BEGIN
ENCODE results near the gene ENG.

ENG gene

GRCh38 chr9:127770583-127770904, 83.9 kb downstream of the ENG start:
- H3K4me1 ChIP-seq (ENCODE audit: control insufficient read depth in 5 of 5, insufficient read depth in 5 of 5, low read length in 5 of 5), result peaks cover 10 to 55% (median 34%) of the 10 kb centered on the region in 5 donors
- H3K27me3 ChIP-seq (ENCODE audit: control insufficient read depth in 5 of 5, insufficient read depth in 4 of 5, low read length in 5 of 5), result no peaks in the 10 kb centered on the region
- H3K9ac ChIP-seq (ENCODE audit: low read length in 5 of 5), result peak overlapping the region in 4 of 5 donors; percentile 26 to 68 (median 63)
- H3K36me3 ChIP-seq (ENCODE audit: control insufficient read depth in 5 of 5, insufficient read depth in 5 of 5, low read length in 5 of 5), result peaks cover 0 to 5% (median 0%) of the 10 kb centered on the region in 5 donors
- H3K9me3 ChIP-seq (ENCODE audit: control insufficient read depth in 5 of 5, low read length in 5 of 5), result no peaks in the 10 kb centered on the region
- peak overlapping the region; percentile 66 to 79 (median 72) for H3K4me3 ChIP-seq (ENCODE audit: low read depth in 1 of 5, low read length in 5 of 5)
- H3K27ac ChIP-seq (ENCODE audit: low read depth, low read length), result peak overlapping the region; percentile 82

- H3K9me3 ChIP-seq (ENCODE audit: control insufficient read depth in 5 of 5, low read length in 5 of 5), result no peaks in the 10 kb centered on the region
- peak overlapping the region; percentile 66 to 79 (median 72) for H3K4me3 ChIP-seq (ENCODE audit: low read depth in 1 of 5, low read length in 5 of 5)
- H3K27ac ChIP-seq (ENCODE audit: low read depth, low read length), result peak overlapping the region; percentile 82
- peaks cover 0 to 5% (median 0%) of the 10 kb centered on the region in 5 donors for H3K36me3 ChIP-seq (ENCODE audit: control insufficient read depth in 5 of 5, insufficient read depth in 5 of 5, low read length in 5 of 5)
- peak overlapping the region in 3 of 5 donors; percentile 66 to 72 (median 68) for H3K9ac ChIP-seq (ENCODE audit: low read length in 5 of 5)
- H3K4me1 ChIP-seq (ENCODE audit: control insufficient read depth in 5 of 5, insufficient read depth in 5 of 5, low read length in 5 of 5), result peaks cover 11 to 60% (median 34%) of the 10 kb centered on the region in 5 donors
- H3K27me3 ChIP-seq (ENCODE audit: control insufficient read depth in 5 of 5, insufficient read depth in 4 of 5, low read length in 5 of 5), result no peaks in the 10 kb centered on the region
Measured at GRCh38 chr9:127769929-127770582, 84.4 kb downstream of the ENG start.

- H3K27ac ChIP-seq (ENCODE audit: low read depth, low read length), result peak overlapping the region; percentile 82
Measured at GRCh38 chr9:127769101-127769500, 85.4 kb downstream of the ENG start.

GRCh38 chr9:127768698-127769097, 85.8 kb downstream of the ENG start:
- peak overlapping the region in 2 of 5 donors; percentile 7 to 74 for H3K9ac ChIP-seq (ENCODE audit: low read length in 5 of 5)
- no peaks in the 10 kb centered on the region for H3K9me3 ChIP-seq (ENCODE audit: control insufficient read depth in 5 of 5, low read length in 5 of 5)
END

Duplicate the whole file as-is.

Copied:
ENCODE results near the gene ENG.

ENG gene

GRCh38 chr9:127770583-127770904, 83.9 kb downstream of the ENG start:
- H3K4me1 ChIP-seq (ENCODE audit: control insufficient read depth in 5 of 5, insufficient read depth in 5 of 5, low read length in 5 of 5), result peaks cover 10 to 55% (median 34%) of the 10 kb centered on the region in 5 donors
- H3K27me3 ChIP-seq (ENCODE audit: control insufficient read depth in 5 of 5, insufficient read depth in 4 of 5, low read length in 5 of 5), result no peaks in the 10 kb centered on the region
- H3K9ac ChIP-seq (ENCODE audit: low read length in 5 of 5), result peak overlapping the region in 4 of 5 donors; percentile 26 to 68 (median 63)
- H3K36me3 ChIP-seq (ENCODE audit: control insufficient read depth in 5 of 5, insufficient read depth in 5 of 5, low read length in 5 of 5), result peaks cover 0 to 5% (median 0%) of the 10 kb centered on the region in 5 donors
- H3K9me3 ChIP-seq (ENCODE audit: control insufficient read depth in 5 of 5, low read length in 5 of 5), result no peaks in the 10 kb centered on the region
- peak overlapping the region; percentile 66 to 79 (median 72) for H3K4me3 ChIP-seq (ENCODE audit: low read depth in 1 of 5, low read length in 5 of 5)
- H3K27ac ChIP-seq (ENCODE audit: low read depth, low read length), result peak overlapping the region; percentile 82

- H3K9me3 ChIP-seq (ENCODE audit: control insufficient read depth in 5 of 5, low read length in 5 of 5), result no peaks in the 10 kb centered on the region
- peak overlapping the region; percentile 66 to 79 (median 72) for H3K4me3 ChIP-seq (ENCODE audit: low read depth in 1 of 5, low read length in 5 of 5)
- H3K27ac ChIP-seq (ENCODE audit: low read depth, low read length), result peak overlapping the region; percentile 82
- peaks cover 0 to 5% (median 0%) of the 10 kb centered on the region in 5 donors for H3K36me3 ChIP-seq (ENCODE audit: control insufficient read depth in 5 of 5, insufficient read depth in 5 of 5, low read length in 5 of 5)
- peak overlapping the region in 3 of 5 donors; percentile 66 to 72 (median 68) for H3K9ac ChIP-seq (ENCODE audit: low read length in 5 of 5)
- H3K4me1 ChIP-seq (ENCODE audit: control insufficient read depth in 5 of 5, insufficient read depth in 5 of 5, low read length in 5 of 5), result peaks cover 11 to 60% (median 34%) of the 10 kb centered on the region in 5 donors
- H3K27me3 ChIP-seq (ENCODE audit: control insufficient read depth in 5 of 5, insufficient read depth in 4 of 5, low read length in 5 of 5), result no peaks in the 10 kb centered on the region
Measured at GRCh38 chr9:127769929-127770582, 84.4 kb downstream of the ENG start.

- H3K27ac ChIP-seq (ENCODE audit: low read depth, low read length), result peak overlapping the region; percentile 82
Measured at GRCh38 chr9:127769101-127769500, 85.4 kb downstream of the ENG start.

GRCh38 chr9:127768698-127769097, 85.8 kb downstream of the ENG start:
- peak overlapping the region in 2 of 5 donors; percentile 7 to 74 for H3K9ac ChIP-seq (ENCODE audit: low read length in 5 of 5)
- no peaks in the 10 kb centered on the region for H3K9me3 ChIP-seq (ENCODE audit: control insufficient read depth in 5 of 5, low read length in 5 of 5)